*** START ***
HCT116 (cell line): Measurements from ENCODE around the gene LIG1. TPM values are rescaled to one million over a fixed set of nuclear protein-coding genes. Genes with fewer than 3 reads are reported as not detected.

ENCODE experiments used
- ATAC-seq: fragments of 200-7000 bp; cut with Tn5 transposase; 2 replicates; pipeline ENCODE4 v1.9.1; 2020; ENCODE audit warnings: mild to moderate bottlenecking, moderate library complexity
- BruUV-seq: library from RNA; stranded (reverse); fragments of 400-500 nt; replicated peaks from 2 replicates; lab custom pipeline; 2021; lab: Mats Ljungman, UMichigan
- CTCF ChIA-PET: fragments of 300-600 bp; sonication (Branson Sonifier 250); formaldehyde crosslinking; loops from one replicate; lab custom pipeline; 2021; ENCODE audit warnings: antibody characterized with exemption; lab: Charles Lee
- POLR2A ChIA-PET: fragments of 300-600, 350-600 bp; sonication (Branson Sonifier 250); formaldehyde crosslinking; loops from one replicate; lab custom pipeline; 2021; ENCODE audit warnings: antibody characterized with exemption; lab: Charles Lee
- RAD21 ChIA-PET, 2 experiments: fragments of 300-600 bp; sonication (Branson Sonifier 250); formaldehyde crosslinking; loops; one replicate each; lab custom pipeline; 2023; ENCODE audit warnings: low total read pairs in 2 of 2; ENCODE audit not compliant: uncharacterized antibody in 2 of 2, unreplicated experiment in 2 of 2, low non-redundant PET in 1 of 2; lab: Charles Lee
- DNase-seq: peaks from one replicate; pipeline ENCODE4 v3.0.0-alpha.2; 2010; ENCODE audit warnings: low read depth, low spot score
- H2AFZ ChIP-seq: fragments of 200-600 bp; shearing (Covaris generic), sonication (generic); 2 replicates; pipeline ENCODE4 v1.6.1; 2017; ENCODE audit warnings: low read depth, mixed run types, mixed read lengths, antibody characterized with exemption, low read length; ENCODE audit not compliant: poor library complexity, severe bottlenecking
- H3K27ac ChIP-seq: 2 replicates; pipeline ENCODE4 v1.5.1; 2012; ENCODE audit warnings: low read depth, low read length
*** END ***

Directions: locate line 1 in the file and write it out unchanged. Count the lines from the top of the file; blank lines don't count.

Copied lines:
HCT116 (cell line): Measurements from ENCODE around the gene LIG1. TPM values are rescaled to one million over a fixed set of nuclear protein-coding genes. Genes with fewer than 3 reads are reported as not detected.